I'm not a big fan of the scientific method as a springboard for high school science class, at least the dogmatic form presented in textbooks--smacks of religious fervor, but I'll save that for another day.
I want to hit the kids with some version of this: how do we know what we know? (Do not call it epistemology, you'll only frighten the children.)
I don't want to go the existentialist route either, I'll only feed this generation's version of Trent Reznor fans.
In the past I gave a quiz involving a variety of scientific myths, and while it's fun, and it's big on the "Oooo..." factor, I get the sense that it the myths return into their universes before the exit bell rings.
So here's my vague notion of what I want to do. Pick something they "know" all about, then ask them to "prove" why it's true. (I have a sudden infatuation with quotation marks.)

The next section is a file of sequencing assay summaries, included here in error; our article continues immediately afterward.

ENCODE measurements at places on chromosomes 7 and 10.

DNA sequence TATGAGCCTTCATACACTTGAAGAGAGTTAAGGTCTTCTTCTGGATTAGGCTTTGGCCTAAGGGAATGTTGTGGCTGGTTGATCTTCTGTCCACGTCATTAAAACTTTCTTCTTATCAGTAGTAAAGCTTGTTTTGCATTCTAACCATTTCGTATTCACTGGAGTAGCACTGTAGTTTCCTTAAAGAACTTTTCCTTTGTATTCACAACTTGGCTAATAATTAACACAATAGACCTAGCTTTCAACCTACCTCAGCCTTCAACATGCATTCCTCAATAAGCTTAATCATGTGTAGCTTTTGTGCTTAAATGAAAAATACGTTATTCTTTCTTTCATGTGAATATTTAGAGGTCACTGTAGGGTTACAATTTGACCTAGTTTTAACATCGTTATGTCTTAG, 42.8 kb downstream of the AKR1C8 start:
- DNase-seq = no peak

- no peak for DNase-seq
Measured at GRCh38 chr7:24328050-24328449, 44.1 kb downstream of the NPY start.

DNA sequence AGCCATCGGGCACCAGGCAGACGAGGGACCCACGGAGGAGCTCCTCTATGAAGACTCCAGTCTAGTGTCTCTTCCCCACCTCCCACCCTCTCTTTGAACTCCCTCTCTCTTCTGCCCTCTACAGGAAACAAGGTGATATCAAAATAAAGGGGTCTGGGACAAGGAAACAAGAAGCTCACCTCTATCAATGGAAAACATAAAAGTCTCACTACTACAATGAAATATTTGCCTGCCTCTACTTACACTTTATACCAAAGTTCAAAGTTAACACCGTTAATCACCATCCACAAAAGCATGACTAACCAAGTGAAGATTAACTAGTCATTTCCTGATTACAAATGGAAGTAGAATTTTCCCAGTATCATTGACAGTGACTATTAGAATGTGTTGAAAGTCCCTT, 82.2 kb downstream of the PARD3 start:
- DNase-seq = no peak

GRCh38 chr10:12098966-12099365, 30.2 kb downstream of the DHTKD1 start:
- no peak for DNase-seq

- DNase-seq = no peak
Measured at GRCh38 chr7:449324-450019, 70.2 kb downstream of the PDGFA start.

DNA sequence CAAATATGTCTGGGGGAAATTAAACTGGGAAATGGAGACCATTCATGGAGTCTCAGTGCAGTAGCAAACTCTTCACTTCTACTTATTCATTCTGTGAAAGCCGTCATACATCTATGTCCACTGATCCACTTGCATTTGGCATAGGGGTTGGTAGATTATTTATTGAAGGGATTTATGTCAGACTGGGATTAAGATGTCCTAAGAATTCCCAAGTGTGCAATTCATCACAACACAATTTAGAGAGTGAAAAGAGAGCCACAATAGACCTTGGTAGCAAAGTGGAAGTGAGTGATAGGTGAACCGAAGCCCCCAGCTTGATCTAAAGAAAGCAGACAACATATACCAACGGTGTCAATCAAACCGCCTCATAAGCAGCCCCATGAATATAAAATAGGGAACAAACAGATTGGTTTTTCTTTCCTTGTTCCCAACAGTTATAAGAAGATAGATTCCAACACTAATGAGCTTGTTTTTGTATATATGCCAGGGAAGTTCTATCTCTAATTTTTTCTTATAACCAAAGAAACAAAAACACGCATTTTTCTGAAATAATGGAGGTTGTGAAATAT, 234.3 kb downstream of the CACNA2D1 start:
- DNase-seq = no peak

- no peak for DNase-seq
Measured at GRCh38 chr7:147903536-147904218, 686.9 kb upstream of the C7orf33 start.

I'm generating a list of questions. I want to know how the students know the answer beyond appealing to a source beyond their senses and their brains. I want questions that can be at least partially solved without leaving school grounds.
- How do you know the world is round?
- Might take a few months to develop the data, but I think we can do this in class
- How do you know something is alive?
- I need to bring critters and plants in early this year, first day if possible
- How do you know how old you are?
- This could get interesting if I outlaw birth certificates--could lead to a good discussion about sources (parents) and how reliable they are ("My Dad says evolution is devilspeak!")
- How many toes are in the room?
- Don't think I'll allow them to go for direct observation here, don't want to embarrass anyone, but does make for a good discussion on inductive inference.